Lol... I think I just found an economic principle that dooms all societies. I see no way around this. A good system produces enough of its own excess that eventually it precludes what is good about itself, as the weight and consequence of that excess strangles the system itself. This reminds me of alternating k-selection and r-selection over generations in the reproductive methods of species or just in nature generally. Similar natural laws.... which we cannot break. We are fucked, lol.
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PostSubject: Re: Capitalism and a flaw   Sat Sep 22, 2018 12:31 pm

I think that the government taking way possessions from a family when the deceased wanted his children to be taken care of with it is Socialism.
I think that all that we can truly trust is what we get from our parents.

Capitalism wasn't invented by a government, a government mostly stands in the way by usurping its cashflow. Capitalism is a delicacy of tenderly cultivated  families grown refined enough to trade not in violence but in wealth. Venice was its first form, the delicacy of capitalism is expressed in its gondolas and everything about that city.

Does he propose to take the capital from the people, give it to the state, and then redistribute it by a bureaucratic system of reward for obedience?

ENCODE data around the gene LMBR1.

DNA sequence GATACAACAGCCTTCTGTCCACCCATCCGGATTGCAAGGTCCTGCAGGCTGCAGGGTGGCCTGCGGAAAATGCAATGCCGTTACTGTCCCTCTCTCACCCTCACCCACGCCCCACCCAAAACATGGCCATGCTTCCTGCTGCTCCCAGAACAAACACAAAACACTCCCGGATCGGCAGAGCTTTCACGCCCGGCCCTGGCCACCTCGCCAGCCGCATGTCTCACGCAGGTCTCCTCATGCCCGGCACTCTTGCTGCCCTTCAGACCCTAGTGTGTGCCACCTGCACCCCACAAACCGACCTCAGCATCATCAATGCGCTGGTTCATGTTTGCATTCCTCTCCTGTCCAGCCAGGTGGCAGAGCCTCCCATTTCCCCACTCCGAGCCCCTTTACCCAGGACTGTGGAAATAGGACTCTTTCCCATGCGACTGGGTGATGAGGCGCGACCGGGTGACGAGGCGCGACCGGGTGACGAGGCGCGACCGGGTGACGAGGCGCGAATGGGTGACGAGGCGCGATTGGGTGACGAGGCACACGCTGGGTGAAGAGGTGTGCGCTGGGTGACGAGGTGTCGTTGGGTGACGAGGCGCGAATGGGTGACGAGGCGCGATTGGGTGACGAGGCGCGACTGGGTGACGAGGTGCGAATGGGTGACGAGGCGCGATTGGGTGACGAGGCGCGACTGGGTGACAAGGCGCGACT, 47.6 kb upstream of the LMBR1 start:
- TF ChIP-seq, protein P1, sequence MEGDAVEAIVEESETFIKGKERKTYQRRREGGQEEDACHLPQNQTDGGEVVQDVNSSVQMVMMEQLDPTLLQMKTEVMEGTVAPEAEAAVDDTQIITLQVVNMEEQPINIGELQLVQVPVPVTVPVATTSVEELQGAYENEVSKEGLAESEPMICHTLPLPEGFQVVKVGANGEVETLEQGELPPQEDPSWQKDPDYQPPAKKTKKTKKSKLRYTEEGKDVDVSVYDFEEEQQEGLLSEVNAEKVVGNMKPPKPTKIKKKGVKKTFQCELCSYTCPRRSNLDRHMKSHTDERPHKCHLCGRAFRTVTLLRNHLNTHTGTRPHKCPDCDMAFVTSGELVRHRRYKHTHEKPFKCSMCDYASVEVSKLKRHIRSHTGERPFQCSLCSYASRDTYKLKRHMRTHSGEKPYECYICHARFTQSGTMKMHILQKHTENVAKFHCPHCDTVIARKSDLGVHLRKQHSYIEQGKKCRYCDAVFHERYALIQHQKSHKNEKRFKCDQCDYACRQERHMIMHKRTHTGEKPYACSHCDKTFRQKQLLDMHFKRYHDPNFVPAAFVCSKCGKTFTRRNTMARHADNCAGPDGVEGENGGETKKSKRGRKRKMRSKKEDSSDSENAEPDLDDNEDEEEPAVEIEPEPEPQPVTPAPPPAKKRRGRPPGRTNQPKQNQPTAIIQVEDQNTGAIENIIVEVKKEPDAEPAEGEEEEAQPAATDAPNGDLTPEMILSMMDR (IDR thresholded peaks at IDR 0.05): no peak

This is basically the Soviet Union.

Life is not fair, it is certainly not going to be more fair when you use arms to disprivilege long cultivated families.
Family, for all its dangers, is a product of love. The modern state, which is a product of much lesser drives, must be kept at bay.

 

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PostSubject: Re: Capitalism and a flaw   Sat Sep 22, 2018 12:45 pm

I think that Socialism may be defined as the will to power of the State. Specifically its will over the rogue life form called human which dares to enrich itself, wort of all to the purpose of its progenies enjoyment, so that true freedom may be experienced by some lucky soul. The logic of the State as a body in which the human is a cogwheel in a Harvester ploughing through flesh and bone to "keep the playing field even".
Capitalism never allows for a complete and undivided state, as we see so well expressed in America, which is always blissfully removed from such unity as characterized in foam mouthing Nazi Germany and the comatose European Union.

Never One!
The very notion that a human needs the state to be dignified is sabotage of humanity at the core. And yet it is hard to figure out a way to do without it;
after all we have evolved along with the state. But this hypocritical marriage is now reaching its ultimate consequences.

 

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PostSubject: Re: Capitalism and a flaw   Sat Sep 22, 2018 12:56 pm